We believe that personal experience, conscience and reason should be the final authorities in religion, and that in the end religious authority lies not in a book or person or institution, but within ourselves and our mutual accountability — our Covenant — with one another and with life itself. Unitarian Universalism is a “non-creedal” religion. We do not ask anyone to believe a specific set of doctrines. Our members practice their beliefs in many different ways. UUs value freedom of religion, use critical reason and even doubt to expand our understanding, cultivate tolerance to more deeply and compassionately hear one another, and practice justice, which is “love with its sleeves rolled up.” The aspects of church that appeal to UUs include spiritual awakening, connection to community, care for self and others, working for social and environmental justice, sharing fellowship and fun, nurturing children, and a common calling to activism. We have remarkable elders who have worked for justice and peace for decades.
There is enormous diversity in where UUs have come from, how UUs seek truth, and how UUs identify themselves. Some UUs consider themselves Christian; others might describe themselves as UU Buddhists or Jewish UUs. UUs may also describe themselves as humanist or atheist. There are wide ranging definitions of individual meaning in these descriptions. Other members are attuned to earth-centered spirituality and nature-based experience. For still others, spirituality is too big, mysterious or intimate to define with mere words (but lots of us try anyway). Like other liberal religions, UUs accept that truth is always revealing itself.
Many UUs are parents raised in different traditions and/or raising children in multi-religious families. Our youth are inspiring! UU attracts many families because of the wonderful church school programs, which introduce and explain world religions in an equal, non-biased way, as well as other outstanding curricula and companionship with our children and youth.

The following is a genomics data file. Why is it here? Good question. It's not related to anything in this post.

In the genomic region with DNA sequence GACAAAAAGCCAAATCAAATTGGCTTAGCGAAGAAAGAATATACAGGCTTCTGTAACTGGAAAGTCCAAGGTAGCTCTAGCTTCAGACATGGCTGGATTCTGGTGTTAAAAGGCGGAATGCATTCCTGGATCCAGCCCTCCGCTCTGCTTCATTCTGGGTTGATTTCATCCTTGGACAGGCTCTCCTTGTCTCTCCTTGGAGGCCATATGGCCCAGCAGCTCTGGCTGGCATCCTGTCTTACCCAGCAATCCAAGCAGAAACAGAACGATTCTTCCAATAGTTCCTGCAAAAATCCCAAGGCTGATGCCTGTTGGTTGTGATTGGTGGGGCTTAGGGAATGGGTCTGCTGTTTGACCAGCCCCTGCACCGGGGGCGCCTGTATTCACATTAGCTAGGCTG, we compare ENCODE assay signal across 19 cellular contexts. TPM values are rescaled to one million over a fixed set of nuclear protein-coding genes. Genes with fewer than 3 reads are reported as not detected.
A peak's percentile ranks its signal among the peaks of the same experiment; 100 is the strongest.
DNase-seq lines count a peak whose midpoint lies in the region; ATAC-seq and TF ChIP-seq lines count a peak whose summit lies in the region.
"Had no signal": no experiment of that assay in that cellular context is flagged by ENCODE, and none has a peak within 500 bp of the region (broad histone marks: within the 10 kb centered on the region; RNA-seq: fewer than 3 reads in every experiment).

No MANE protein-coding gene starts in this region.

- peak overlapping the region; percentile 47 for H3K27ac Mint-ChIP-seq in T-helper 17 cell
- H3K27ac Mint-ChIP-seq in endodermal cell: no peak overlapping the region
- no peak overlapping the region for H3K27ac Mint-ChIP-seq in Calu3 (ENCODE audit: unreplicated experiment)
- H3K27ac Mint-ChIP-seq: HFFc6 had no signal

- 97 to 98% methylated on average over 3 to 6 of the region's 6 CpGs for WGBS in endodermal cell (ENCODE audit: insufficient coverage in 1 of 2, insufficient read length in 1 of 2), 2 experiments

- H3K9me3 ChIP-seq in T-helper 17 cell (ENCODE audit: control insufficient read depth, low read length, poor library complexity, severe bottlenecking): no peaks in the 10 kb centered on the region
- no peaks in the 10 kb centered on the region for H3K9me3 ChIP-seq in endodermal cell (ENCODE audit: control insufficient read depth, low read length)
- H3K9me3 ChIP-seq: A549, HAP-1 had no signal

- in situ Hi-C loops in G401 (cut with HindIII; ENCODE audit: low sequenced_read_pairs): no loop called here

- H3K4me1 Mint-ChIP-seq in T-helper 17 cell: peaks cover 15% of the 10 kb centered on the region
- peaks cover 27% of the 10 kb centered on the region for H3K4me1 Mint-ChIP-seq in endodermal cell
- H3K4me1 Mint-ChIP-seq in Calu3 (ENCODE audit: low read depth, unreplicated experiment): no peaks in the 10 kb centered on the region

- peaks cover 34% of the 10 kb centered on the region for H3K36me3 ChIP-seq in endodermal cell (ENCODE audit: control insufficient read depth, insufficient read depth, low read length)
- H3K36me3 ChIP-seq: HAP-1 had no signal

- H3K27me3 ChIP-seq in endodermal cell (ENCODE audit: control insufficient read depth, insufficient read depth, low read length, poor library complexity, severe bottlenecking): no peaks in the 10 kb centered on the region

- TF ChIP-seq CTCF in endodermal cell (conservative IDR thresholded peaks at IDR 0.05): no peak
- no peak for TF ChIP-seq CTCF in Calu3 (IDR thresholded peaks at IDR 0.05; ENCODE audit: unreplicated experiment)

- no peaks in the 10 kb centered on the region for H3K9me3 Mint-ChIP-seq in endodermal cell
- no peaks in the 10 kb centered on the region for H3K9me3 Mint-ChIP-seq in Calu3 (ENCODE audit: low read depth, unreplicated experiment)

Unitarian Universalist Sources and Principles
The living tradition we share draws from many sources:
- Direct experience of that transcending mystery and wonder, affirmed in all cultures, which moves us to a renewal of the spirit and an openness to the forces which create and uphold life.
- Words and deeds of prophetic women and men which challenge us to confront powers and structures of evil with justice, compassion and the transforming power of love.
- Wisdom from the world’s religions which inspire us in our ethical and spiritual life.
- Jewish and Christian teachings which call us to respond to God’s love by loving our neighbors as ourselves.
- Humanist teachings which counsel us to heed the guidance of reason and results of science, and warn us against idolatries of the mind and spirit.
- Spiritual teachings of Earth-centered traditions which celebrate the sacred circle of life and instruct us to live in harmony with the rhythms of nature.
There are seven principles that Unitarian Universalist congregations affirm and promote:
- The inherent worth and dignity of every person
- Justice, equity, and compassion in human relations
- Acceptance of one another and encouragement to spiritual growth in our congregation
- A free and responsible search for truth and meaning
- The right of conscience and the use of the democratic process within our congregation and in society at large
- The goal of world community with peace, liberty, and justice for all
- Respect for the interdependent web of all existence of which we are a part
See the Unitarian Universalist Organization website for additional information and resources at www.uua.org.